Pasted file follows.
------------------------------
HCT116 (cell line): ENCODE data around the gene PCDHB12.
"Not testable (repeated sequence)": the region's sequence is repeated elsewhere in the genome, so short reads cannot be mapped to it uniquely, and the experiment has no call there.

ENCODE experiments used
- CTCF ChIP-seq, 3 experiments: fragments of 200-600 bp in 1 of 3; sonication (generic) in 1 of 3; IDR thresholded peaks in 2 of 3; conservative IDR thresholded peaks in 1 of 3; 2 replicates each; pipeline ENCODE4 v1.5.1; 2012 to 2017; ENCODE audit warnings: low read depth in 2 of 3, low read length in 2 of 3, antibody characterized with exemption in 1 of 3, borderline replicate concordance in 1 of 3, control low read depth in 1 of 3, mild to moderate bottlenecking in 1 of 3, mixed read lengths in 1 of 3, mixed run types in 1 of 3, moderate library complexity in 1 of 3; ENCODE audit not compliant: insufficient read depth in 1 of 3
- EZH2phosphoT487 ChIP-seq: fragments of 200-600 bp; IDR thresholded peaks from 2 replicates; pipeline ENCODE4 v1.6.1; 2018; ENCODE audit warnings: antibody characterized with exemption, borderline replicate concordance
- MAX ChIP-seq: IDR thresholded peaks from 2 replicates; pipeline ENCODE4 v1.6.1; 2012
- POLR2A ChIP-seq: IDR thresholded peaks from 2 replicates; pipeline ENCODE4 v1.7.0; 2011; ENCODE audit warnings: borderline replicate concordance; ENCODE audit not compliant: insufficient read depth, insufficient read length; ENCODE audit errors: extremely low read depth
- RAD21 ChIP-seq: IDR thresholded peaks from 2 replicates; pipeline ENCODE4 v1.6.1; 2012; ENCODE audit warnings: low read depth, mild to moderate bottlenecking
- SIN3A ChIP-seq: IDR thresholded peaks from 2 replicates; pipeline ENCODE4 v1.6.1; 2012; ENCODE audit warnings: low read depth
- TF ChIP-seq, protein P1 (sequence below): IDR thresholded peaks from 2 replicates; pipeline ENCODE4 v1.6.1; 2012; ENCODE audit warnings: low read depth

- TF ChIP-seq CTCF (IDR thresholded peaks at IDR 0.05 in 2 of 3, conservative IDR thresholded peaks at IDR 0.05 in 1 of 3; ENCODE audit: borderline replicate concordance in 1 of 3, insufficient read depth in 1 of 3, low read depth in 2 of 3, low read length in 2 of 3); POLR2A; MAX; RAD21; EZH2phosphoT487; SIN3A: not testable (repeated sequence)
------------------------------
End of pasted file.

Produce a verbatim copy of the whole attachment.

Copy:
HCT116 (cell line): ENCODE data around the gene PCDHB12.
"Not testable (repeated sequence)": the region's sequence is repeated elsewhere in the genome, so short reads cannot be mapped to it uniquely, and the experiment has no call there.

ENCODE experiments used
- CTCF ChIP-seq, 3 experiments: fragments of 200-600 bp in 1 of 3; sonication (generic) in 1 of 3; IDR thresholded peaks in 2 of 3; conservative IDR thresholded peaks in 1 of 3; 2 replicates each; pipeline ENCODE4 v1.5.1; 2012 to 2017; ENCODE audit warnings: low read depth in 2 of 3, low read length in 2 of 3, antibody characterized with exemption in 1 of 3, borderline replicate concordance in 1 of 3, control low read depth in 1 of 3, mild to moderate bottlenecking in 1 of 3, mixed read lengths in 1 of 3, mixed run types in 1 of 3, moderate library complexity in 1 of 3; ENCODE audit not compliant: insufficient read depth in 1 of 3
- EZH2phosphoT487 ChIP-seq: fragments of 200-600 bp; IDR thresholded peaks from 2 replicates; pipeline ENCODE4 v1.6.1; 2018; ENCODE audit warnings: antibody characterized with exemption, borderline replicate concordance
- MAX ChIP-seq: IDR thresholded peaks from 2 replicates; pipeline ENCODE4 v1.6.1; 2012
- POLR2A ChIP-seq: IDR thresholded peaks from 2 replicates; pipeline ENCODE4 v1.7.0; 2011; ENCODE audit warnings: borderline replicate concordance; ENCODE audit not compliant: insufficient read depth, insufficient read length; ENCODE audit errors: extremely low read depth
- RAD21 ChIP-seq: IDR thresholded peaks from 2 replicates; pipeline ENCODE4 v1.6.1; 2012; ENCODE audit warnings: low read depth, mild to moderate bottlenecking
- SIN3A ChIP-seq: IDR thresholded peaks from 2 replicates; pipeline ENCODE4 v1.6.1; 2012; ENCODE audit warnings: low read depth
- TF ChIP-seq, protein P1 (sequence below): IDR thresholded peaks from 2 replicates; pipeline ENCODE4 v1.6.1; 2012; ENCODE audit warnings: low read depth

- TF ChIP-seq CTCF (IDR thresholded peaks at IDR 0.05 in 2 of 3, conservative IDR thresholded peaks at IDR 0.05 in 1 of 3; ENCODE audit: borderline replicate concordance in 1 of 3, insufficient read depth in 1 of 3, low read depth in 2 of 3, low read length in 2 of 3); POLR2A; MAX; RAD21; EZH2phosphoT487; SIN3A: not testable (repeated sequence)